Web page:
Here’s how this works out. A young mom who is struggling with potty training or a toddler’s temper tantrums is likely to take her questions online. When she does that, she is likely to find a blog or podcast begun by other young moms who are also dealing with potty training or toddler temper tantrums. The bloggers or podcasters have gained a following because of the questions they are asking, suggestions they are making, and vulnerability they are showing. This gives them a kind of authority that causes the young mom to trust and follow them. She joins into their form of social media community and they attempt to solve these problems together. And while this scenario may be particularly true of young moms, it’s also true of young dads struggling with fathering and of young couples struggling with marriage.
And while gladly acknowledging there is value in many of those blogs, books, and podcasts, I think there is a better way. I think every young family would do well to implement two habits.
Here is the first habit: find families who have successfully raised children to adulthood, then ask them to tell you how they did it. It’s simple. Just say, “We want our children to be like your children some day. Can we come over so you can tell us how we can have that?” The problem with “peer experts” is that while they have proven they can successfully gain a following as they talk about parenting, they haven’t proven any substantial success in actual parenting. It’s not that hard to raise a child to five or ten years old and to have that child appear happy and healthy and obedient. But we don’t really get a substantial assessment of our parenting until our children are well into their teens or twenties—until they’ve pretty much been launched into life. Many of the most successful parents have never launched a blog or podcast or otherwise spoken publicly about their parenting. Find those people, especially in your local church, and learn from them. It’s as simple as finding kids who you’d be proud to call your own, then inviting yourself into the lives of their parents.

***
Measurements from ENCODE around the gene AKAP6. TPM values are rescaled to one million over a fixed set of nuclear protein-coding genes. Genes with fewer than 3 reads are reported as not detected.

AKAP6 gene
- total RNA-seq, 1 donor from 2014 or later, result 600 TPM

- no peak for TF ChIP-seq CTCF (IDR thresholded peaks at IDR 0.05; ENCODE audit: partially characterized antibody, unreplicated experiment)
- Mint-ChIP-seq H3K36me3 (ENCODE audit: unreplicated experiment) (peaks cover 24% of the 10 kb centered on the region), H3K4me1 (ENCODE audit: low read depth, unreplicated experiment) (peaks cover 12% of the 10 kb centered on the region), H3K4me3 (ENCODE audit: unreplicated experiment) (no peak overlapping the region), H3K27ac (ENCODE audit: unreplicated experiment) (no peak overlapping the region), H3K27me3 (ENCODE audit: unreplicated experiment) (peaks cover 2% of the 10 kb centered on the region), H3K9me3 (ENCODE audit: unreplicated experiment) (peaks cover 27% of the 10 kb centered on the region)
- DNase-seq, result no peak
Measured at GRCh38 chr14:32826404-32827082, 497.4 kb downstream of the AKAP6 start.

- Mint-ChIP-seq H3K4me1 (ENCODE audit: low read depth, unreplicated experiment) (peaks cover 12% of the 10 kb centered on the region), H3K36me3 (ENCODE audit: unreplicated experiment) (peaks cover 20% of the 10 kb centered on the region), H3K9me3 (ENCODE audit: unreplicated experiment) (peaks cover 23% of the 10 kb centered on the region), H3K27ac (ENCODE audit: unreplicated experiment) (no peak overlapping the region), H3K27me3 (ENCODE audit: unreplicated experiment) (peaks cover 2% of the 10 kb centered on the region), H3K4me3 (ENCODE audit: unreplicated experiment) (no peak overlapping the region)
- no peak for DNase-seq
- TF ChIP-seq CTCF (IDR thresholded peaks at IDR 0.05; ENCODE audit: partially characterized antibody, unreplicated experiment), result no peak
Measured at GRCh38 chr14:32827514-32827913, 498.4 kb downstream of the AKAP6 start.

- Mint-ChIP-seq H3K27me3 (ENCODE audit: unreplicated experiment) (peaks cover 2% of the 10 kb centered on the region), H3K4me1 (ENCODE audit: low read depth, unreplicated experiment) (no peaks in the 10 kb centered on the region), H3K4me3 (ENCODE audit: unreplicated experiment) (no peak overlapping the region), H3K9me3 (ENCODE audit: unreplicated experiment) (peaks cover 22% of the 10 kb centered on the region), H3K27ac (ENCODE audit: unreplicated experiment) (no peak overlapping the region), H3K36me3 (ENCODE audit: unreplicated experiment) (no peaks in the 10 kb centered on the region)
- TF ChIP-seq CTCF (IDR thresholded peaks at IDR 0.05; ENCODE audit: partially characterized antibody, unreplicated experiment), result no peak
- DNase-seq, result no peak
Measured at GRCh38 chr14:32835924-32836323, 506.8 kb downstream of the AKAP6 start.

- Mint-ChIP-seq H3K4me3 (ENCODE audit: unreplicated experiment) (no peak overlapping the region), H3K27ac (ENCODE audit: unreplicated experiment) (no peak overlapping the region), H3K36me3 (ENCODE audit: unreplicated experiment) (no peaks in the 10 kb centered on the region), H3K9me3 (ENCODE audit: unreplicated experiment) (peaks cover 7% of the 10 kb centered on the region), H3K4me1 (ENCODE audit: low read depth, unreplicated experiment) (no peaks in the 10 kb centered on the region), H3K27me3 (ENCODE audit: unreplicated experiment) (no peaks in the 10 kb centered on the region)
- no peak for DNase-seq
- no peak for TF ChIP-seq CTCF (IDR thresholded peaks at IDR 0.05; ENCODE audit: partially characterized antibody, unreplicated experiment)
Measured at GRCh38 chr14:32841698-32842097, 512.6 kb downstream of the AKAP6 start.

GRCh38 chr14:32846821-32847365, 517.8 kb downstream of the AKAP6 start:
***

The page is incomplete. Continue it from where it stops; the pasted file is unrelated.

Here’s the second habit: find families who have successfully raised children to adulthood, then invite them to tell you what they observe in your children and in your parenting. Invite them to observe you and invite them to speak freely of both your strengths and weaknesses. This will be a display of the trait of humility. An even bigger display of the trait of humility will be to listen patiently and without defensiveness when they point out a concern in your children or a flaw in the way you are raising them. But if they have raised children to become well-grounded and godly adults, why wouldn’t you want to seek, welcome, and consider their counsel? Why would you prefer the counsel of people whom you don’t really know and people who don’t have nearly the track-record of success?
There are few tasks you will undertake in life that are more important than raising children. It is an incredible honor that God allows us to create, birth, and raise other human beings made in his image. With this incredible honor comes great responsibility. You’re unlikely to fulfill this task well, or as well as you could have, without the input of the community God has given you. So take advantage of it! Learn to implement these basic habits of successful parents.